However, at the beginning of the following paragraph in col. 733, the noble and learned Lord added:

    "There are circumstances in which an expert does not have privileged information and where it would not be inappropriate for one party to consult an expert who had been consulted by another".

Further down the column, the noble and learned Lord explained what he meant by that statement. He said:

    "It would be possible under the clause, provided that the expert was not questioned about the work done for the defendant or asked to give any opinion that would disclose in any way legally privileged material that he had had, for such a person to be consulted and employed by the prosecution".—[Official Report, 14/7/03; col. 733.]

But, as I understand it, in those circumstances, such a disclosure is already permitted in law. The noble and learned Lord, himself, said, at the beginning of the preceding paragraph that, in a civil case in which he had been involved in the 1980s, precisely that situation occurred. In response to an intervention by the noble Lord, Lord Brittan of Spennithorne, the Attorney-General said that there is no distinction between criminal and civil law. Therefore, in my submission, if the example that the noble and learned Lord gave of his own civil case is a motive for including this clause in the Bill, it cannot be a proper motive.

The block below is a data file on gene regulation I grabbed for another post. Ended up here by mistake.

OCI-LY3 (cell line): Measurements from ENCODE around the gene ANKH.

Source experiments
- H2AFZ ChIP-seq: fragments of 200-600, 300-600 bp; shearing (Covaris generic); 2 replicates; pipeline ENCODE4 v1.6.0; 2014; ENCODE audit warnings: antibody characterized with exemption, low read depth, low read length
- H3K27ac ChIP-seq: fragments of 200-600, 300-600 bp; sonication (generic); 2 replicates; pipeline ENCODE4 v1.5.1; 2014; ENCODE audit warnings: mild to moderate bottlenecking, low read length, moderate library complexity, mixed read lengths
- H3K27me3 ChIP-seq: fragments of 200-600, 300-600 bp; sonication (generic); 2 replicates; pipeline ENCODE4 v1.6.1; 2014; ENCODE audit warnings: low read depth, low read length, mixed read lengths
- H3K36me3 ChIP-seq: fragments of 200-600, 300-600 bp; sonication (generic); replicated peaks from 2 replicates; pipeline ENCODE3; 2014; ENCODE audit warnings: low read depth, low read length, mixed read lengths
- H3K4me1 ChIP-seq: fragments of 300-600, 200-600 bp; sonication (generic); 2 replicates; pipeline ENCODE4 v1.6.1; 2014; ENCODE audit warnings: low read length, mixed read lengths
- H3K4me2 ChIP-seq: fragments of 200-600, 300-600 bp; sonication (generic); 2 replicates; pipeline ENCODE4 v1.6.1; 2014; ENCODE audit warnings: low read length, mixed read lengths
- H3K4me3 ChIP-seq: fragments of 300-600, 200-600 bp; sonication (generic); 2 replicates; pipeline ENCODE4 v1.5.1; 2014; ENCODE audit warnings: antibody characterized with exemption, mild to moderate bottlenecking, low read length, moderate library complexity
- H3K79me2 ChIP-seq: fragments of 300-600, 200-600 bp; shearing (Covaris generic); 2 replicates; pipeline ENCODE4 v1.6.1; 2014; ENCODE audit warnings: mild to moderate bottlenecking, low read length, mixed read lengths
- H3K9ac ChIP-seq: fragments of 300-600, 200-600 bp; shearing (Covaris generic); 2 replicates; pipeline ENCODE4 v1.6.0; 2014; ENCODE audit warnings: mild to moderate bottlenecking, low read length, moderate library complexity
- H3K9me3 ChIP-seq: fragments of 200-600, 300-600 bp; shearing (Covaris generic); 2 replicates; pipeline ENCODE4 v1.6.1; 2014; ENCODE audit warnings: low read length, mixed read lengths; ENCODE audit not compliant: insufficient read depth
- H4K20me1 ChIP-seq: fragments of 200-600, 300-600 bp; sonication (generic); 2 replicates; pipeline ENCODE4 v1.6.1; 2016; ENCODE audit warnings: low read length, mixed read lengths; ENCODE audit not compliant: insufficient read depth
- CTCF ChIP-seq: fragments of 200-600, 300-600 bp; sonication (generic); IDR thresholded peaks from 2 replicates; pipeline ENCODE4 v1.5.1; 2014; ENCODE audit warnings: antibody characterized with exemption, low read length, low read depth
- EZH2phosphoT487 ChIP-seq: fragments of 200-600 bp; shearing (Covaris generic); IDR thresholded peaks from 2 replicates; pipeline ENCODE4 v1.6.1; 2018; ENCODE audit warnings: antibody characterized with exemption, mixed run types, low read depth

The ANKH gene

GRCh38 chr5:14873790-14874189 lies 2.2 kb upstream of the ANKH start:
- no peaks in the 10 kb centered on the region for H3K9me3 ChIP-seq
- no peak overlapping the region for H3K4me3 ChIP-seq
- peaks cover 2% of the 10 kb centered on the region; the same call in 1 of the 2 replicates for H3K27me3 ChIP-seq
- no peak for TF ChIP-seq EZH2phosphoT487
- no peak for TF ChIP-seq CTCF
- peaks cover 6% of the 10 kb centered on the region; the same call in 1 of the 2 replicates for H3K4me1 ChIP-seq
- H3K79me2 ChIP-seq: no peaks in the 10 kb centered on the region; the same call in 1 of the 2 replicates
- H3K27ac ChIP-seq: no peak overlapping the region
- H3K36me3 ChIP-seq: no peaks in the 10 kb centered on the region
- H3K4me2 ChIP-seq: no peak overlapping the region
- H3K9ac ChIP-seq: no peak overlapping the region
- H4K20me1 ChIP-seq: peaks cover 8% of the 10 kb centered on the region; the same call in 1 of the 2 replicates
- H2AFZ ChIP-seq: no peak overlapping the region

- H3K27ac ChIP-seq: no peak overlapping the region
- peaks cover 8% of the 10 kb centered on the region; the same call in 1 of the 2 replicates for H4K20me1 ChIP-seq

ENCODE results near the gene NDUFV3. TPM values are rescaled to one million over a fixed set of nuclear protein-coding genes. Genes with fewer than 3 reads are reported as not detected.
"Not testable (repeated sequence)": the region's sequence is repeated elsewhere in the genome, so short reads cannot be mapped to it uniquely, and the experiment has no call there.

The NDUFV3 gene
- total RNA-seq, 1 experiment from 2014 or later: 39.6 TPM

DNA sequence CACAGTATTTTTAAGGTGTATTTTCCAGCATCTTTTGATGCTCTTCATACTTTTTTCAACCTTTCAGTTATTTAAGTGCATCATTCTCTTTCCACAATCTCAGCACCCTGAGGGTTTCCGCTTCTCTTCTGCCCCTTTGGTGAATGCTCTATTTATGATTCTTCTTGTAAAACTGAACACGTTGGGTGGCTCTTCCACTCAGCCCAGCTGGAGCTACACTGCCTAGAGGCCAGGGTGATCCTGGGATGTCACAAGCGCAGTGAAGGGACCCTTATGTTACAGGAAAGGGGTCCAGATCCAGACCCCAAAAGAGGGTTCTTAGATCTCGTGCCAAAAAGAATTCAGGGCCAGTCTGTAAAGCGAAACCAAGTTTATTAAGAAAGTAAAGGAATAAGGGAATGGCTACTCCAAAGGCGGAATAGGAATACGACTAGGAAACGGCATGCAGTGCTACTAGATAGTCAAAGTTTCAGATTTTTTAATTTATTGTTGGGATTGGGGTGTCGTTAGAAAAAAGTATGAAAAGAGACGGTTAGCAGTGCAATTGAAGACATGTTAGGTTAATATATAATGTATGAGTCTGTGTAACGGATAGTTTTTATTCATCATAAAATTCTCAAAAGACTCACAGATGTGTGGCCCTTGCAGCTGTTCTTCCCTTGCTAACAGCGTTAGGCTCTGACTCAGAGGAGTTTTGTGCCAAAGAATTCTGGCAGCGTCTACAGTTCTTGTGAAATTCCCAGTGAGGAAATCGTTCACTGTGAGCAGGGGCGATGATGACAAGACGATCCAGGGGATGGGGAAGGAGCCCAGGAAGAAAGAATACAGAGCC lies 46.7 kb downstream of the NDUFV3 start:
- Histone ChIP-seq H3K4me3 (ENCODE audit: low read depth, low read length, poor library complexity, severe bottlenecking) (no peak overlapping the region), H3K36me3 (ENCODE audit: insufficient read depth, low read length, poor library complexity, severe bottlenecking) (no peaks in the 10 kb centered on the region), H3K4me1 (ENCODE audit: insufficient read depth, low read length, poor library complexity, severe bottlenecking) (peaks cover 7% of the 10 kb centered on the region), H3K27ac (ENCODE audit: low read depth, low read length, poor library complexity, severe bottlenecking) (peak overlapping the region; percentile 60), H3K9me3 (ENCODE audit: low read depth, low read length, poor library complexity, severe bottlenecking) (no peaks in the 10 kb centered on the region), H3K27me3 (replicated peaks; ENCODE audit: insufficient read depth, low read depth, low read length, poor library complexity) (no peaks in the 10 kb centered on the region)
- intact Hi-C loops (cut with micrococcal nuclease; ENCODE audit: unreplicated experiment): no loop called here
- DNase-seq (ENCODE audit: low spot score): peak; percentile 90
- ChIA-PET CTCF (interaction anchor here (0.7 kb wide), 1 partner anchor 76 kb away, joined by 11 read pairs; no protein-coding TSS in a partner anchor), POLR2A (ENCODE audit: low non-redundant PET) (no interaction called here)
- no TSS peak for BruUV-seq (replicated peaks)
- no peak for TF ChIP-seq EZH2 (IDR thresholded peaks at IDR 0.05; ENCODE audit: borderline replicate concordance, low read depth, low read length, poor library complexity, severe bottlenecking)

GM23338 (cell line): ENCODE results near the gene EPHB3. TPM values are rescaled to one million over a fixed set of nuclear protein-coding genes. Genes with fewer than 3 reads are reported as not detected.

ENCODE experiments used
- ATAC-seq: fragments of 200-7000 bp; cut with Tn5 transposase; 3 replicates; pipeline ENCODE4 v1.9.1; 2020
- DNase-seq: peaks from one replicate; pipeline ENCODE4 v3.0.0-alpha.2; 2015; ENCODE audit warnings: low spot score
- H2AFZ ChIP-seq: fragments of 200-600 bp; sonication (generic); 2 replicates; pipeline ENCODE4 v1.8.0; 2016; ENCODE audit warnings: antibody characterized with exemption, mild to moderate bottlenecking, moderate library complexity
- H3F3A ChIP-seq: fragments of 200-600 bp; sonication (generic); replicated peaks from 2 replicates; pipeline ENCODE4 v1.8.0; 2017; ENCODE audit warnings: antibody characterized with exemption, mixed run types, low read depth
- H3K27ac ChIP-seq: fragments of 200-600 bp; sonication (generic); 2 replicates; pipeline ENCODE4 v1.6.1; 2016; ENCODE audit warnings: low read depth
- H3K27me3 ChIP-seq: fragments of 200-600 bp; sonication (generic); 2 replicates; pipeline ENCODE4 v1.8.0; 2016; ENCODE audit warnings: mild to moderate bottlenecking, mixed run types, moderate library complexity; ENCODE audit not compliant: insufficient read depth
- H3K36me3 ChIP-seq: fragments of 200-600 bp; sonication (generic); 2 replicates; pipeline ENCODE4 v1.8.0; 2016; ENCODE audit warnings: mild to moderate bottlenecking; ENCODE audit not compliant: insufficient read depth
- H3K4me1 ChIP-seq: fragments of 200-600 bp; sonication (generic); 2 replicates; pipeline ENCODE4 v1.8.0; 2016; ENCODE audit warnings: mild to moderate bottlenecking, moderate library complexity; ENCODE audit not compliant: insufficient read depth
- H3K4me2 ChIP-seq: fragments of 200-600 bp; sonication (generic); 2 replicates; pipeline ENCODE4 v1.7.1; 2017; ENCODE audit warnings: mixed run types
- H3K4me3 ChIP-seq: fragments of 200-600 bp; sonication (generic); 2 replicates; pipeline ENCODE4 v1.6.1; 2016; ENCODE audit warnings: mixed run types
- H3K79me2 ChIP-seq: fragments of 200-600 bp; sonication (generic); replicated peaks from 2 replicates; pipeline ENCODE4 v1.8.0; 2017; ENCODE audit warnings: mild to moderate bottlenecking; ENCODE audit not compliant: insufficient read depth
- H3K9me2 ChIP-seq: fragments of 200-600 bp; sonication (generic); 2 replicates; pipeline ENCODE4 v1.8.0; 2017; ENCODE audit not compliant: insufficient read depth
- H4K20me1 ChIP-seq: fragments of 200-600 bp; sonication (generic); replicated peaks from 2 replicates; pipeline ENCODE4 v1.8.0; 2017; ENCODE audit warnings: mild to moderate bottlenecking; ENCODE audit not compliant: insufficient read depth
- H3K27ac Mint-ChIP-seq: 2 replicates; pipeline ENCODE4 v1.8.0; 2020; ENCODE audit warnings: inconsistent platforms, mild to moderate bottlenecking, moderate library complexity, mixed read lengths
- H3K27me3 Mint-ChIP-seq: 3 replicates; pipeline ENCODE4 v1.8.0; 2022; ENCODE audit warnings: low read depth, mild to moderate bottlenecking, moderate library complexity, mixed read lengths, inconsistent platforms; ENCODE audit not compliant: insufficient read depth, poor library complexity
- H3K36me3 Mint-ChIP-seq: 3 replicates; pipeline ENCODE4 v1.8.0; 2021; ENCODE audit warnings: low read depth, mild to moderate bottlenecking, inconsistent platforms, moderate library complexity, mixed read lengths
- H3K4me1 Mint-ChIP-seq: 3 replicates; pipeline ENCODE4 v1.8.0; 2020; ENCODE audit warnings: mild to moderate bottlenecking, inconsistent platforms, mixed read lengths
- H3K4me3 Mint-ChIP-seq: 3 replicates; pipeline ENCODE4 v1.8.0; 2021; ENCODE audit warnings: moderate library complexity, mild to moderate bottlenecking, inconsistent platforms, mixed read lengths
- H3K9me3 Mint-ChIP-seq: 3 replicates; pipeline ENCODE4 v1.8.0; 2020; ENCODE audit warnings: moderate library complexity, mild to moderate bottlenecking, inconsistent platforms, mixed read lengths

The one other reason that the noble and learned Lord gave for including the clause in the Bill was that it is intended to deter shopping around when it is improper. In my submission, that was extremely well dealt with by my noble friend Lady Anelay in her summarising remarks. She asked,

    "why should not the defence be allowed to instruct more than one expert and on receipt of that report then decide whether to rely on it without the threat that the prosecution might leave the court to draw an adverse inference on the defence's decision not to use the expert's opinion?".—[Official Report, 14/7/03; col. 736.]